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  • It's August of 2019 and you're a DEA Agent, patrolling the Southern border after reports

  • of drug activity in the area.

  • To be a little more specific, they're reports of activity from the Sinaloa Cartelone

  • of the most powerful drug cartels in Mexico.

  • They've been moving literally tons of product here in the last several years, and you just

  • can't figure out how.

  • They're slipping right past you, almost like they're invisible.

  • That's when it hits you: They're not moving past you; they're moving under you.

  • That's because, right under your feet, there's a 4,309 foot (1,313 meters) cartel smuggling

  • tunnel, stretching from Tijuana to a warehouse district less than twenty miles South of San

  • Diego.

  • And we're not talking about a Shawshank Redemption-style tunnel with only enough space

  • to crawl throughthe tunnel, on average, is 5.5 feet tall and two feet wide.

  • It's 70 feet (21 meters) below the surface, and comes with a number of sophisticated features.

  • These features include a state-of-the-art ventilation system to keep the subterranean

  • tunnel well-aerated.

  • An impressively effective rail-cart system.

  • A drainage system to prevent any potential flooding in the tunnel.

  • An elevator to the surface, and even a series of high-voltage cables to power the operation.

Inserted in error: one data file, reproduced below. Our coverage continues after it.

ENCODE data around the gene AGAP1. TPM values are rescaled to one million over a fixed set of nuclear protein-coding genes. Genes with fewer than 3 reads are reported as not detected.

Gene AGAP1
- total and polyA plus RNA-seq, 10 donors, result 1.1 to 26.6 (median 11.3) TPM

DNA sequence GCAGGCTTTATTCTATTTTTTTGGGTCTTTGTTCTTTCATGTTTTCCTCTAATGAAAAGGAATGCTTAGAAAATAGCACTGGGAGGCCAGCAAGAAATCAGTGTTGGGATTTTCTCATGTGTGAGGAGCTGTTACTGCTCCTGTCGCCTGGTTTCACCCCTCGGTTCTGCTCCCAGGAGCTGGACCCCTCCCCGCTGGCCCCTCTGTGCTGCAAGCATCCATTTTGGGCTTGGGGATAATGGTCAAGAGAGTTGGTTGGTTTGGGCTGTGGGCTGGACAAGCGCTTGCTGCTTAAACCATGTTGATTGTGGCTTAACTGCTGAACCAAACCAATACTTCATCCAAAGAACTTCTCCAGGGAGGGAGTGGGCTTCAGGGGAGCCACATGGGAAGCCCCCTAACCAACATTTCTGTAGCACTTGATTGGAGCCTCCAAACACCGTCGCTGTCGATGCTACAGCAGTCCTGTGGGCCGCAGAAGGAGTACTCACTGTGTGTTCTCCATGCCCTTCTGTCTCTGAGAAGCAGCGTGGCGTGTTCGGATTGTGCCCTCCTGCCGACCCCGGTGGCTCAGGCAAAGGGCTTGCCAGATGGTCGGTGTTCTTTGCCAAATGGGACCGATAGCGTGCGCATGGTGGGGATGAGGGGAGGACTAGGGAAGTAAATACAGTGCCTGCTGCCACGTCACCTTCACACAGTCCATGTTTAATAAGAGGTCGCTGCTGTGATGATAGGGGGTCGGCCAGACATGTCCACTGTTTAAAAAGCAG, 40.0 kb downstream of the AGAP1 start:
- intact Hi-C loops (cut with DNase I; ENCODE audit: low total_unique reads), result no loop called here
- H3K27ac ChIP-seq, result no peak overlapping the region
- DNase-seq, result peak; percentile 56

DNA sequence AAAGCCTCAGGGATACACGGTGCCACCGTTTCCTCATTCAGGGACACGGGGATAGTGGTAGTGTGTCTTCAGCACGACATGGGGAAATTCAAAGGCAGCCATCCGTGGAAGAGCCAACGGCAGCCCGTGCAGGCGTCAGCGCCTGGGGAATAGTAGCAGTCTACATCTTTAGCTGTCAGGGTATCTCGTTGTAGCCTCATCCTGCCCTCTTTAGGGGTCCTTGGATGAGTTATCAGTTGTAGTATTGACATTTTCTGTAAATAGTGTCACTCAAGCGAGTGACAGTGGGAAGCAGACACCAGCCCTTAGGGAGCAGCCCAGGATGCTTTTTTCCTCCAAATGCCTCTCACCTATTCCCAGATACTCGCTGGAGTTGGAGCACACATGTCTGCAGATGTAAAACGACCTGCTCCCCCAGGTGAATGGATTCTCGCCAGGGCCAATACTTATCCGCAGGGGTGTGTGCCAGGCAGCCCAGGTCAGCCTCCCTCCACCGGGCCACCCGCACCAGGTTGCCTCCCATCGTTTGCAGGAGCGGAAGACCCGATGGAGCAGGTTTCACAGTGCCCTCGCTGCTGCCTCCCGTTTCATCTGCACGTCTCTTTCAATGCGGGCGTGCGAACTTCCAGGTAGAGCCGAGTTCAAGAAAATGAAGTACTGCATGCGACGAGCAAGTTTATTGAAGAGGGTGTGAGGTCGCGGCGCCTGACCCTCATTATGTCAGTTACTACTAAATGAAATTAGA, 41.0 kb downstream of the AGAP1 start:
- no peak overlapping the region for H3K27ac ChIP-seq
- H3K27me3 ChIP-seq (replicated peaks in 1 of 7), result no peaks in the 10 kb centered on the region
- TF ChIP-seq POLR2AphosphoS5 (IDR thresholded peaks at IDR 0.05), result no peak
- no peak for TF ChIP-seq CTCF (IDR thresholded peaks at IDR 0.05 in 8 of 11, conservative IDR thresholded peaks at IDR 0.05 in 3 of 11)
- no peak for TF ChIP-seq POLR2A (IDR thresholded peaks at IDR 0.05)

• That's because drug cartels seem to excel as three things: Drug trafficking, murder,

  • and covert civil engineering.

  • And this is far from the first time drug cartels have used DIY smuggling tunnels to ply their

  • trade.

  • According to the US Department of Homeland Security, one-hundred-and-eighty-three cross-border

  • tunnels have been built since the start of the 1990s, with many more likely remaining

  • undiscovered out there.

  • The tunnel problem is so pervasive that the Drug Enforcement Agency, Homeland Security,

  • Border Patrol, and Customs Enforcement have created Tunnel Task Forces to deal with the

  • issue.

  • These task forces perform sting operations in tunnel hotspotssuch as warehouses

  • in the Otay Mesa commercial district in California, where a number of these drug trafficking tunnels

  • terminate.

  • They're a complex and extremely expensive problem to deal with.

  • Before we get into the history of these tunnels, first, let's get technical.

  • Most illicit cartel tunnels are colloquially known asgopher holes” – these are

  • more like the aforementioned Shawshank escape tunnels.

  • They're typically less than a hundred feet long, and a tight fit.

  • They're only really big enough for a single person to crawl through.

  • Tunnels like these have been used by everyone from drug smugglers to the Viet Cong, but

  • the Sinaloa Cartel elevated the smuggling tunnel to an art form.

  • They create what law enforcement agencies refer to asSupertunnels.”

  • These tunnels have been found as deep as seventy feet/twenty-one metres beneath the surface,

  • and are typically tall and wide enough for a person to comfortably walk through.

  • Like the tunnel found in 2019, they're often also technologically advanced.

  • You can expect to find electrical lights, elevators, ventilation systems, and sometimes

  • even built-in tracks for vehicles and carts.

  • Constructing a Supertunnel is an intense, months-long process, and can often cost upwards

  • of one million US dollars to fully complete.

  • This might seem like a costly investment, but considering the Sinaloa cartel is estimated